End-of-life management – reuse and recycling of materials: When buildings come to the end of their lives, the reuse and recycling of cement and steel are the shared responsibility of the materials and construction sectors. Steel-based structural elements can often be reused in new construction and otherwise recycled to make secondary steel. Global steel recycling rates are impressively high at 85% but can be pushed above 90% by targeting end users and regions with weaker recycling practices and infrastructure (International Energy Agency, 2020b). Recycling scrap steel is much less emissions-intensive than primary steelmaking.

Recycling cement is more challenging. Mixed with water, cement binds sand and gravel to form concrete. This chemical reaction is irreversible. However, new ideas to recycle cement and its components are materialising (Material Economics, 2018). The start-up SmartCrushers has developed a technique to recover unreacted sand, gravel, and cement from crushed concrete rubble with promising results. It is also possible to explore reusing concrete components at buildings’ end-of-life. Lendager, a pioneer in this field, built a residential area in Copenhagen by reusing abandoned walls from rural dwellings.

Interestingly, concrete re-absorbs CO2 from the surrounding air over its lifetime in buildings through recarbonation. Increasing the exposed surface area of concrete leads to increased CO2 absorption. Hence, it is recommended to expose crushed concrete to the air for several months before reusing it, for example, as road underlay. Up to 25% of the lifecycle emissions of cement can be reabsorbed through such recycling methods.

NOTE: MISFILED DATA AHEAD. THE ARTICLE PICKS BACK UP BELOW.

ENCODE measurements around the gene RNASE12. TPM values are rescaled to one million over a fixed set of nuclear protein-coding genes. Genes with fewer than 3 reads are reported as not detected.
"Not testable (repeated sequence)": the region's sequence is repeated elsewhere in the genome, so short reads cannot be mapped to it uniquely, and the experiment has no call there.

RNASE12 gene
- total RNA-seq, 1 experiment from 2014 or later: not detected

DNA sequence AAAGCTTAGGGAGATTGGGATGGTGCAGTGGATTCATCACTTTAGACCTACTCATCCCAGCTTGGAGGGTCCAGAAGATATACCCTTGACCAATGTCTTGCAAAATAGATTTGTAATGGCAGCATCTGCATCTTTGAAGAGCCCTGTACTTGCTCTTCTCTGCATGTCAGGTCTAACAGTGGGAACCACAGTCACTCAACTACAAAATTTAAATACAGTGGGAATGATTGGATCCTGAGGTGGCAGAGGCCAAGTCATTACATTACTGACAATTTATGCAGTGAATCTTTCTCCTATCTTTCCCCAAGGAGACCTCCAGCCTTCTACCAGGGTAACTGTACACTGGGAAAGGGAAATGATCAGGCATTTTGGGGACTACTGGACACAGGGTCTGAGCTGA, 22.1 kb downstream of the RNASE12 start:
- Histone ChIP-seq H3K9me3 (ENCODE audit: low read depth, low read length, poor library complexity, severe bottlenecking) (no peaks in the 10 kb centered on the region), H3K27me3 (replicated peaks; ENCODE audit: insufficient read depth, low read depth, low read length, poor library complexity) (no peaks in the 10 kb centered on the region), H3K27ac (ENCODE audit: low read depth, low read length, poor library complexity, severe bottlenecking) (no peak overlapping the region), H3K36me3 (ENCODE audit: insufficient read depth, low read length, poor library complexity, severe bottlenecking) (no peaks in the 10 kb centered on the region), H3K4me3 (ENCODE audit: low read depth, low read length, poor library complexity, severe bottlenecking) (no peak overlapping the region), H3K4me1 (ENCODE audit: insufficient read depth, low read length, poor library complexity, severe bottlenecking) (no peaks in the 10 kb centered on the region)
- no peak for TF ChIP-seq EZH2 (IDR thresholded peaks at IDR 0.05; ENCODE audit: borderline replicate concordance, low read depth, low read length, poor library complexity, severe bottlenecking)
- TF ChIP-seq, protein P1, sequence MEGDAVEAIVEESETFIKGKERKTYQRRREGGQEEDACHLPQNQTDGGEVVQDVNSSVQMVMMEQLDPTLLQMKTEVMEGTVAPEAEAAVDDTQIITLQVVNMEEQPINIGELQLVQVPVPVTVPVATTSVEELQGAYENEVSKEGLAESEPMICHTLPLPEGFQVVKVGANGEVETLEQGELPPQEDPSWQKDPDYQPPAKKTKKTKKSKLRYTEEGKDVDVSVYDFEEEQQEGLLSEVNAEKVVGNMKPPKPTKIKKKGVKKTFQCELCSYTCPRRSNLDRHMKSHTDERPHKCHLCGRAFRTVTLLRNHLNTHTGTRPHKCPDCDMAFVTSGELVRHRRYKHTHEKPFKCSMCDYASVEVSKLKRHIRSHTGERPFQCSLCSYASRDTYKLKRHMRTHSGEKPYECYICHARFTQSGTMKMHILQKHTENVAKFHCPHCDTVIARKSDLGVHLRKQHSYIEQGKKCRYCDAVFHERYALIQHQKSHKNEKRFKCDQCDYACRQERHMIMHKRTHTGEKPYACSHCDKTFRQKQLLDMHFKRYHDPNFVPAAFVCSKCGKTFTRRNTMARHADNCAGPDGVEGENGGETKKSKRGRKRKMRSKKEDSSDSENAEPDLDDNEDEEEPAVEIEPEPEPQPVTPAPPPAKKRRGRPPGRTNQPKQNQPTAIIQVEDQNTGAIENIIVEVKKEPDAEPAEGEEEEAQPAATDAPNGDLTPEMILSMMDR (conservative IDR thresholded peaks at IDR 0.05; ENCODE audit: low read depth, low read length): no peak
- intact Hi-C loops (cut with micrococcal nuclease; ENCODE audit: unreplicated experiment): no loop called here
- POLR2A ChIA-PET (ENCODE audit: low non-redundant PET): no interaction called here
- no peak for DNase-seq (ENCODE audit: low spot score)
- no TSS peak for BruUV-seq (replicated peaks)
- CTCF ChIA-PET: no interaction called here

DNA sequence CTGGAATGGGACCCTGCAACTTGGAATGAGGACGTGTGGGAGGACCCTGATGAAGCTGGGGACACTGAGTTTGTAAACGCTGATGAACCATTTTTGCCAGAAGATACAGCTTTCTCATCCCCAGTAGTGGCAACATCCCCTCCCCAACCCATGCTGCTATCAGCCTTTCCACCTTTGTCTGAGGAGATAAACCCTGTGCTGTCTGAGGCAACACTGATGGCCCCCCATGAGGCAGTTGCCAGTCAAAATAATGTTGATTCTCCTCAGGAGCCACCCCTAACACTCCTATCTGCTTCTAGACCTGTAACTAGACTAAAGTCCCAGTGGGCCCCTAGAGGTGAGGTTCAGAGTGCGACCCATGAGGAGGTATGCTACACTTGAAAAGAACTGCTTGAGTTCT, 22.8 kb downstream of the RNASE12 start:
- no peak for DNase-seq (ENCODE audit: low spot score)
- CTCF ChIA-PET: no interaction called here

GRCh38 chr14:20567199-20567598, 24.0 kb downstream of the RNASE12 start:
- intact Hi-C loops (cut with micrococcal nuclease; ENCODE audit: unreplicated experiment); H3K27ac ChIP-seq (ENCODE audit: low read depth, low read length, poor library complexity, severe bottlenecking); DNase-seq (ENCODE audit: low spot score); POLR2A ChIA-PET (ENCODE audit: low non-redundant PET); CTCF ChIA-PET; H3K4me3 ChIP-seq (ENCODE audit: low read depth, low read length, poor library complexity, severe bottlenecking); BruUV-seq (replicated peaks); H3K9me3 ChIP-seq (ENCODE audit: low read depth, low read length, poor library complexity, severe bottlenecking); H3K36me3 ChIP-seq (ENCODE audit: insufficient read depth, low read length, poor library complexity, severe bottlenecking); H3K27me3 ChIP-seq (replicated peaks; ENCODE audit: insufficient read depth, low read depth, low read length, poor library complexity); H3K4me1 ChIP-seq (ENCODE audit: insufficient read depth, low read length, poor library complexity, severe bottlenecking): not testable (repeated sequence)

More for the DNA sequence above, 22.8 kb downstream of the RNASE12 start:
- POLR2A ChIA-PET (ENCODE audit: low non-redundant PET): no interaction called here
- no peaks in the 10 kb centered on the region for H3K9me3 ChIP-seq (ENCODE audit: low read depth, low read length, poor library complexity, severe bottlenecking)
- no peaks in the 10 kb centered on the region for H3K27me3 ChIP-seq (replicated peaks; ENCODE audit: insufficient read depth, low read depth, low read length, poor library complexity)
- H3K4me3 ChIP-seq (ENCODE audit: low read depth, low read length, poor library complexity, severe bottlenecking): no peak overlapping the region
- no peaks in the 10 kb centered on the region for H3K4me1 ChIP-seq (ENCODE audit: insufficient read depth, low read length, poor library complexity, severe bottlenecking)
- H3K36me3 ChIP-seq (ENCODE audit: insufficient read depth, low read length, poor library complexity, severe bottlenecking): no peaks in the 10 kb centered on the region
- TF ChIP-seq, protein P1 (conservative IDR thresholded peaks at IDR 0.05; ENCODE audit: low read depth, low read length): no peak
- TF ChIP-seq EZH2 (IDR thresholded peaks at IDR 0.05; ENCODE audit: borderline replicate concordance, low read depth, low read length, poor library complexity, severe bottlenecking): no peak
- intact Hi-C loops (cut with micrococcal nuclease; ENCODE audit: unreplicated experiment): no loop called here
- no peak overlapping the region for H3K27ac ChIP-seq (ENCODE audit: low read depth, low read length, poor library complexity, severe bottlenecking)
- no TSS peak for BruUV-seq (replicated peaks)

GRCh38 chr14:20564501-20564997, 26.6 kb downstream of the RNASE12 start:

Towards a balanced decarbonisation future

None of these measures can decarbonise steel and cement in isolation. The circular economy should be adopted as a comprehensive approach incorporated into each stage of these materials’ life cycles. Not only do various measures and technologies need to be implemented, but relevant actors throughout the construction supply chain must be involved. In the short and medium-term, investing in zero emissions technologies in parallel to deploying circular economy solutions will be necessary to set construction materials on the path to a low carbon future.

♣♣♣

Notes:

 

 

 

 

About the author

Nikolaus Hastreiter

Nikolaus Hastreiter is a researcher at the Transition Pathway Initiative at LSE’s Grantham Research Institute on the Environment and Climate Change. Prior to joining Grantham, he worked as a consultant at Deloitte in the sustainability and ESG services team in Paris. He conducted various assurance related engagements and advised corporates on different climate-related matters. Previously he had interned as an ESG analyst at Vigeo Eiris where he assessed companies based on their ESG performance. Nikolaus holds a Franco-German double degree in political and social sciences with distinction from Sciences Po Bordeaux and the University of Stuttgart, as well as an MSc in development studies with distinction from LSE.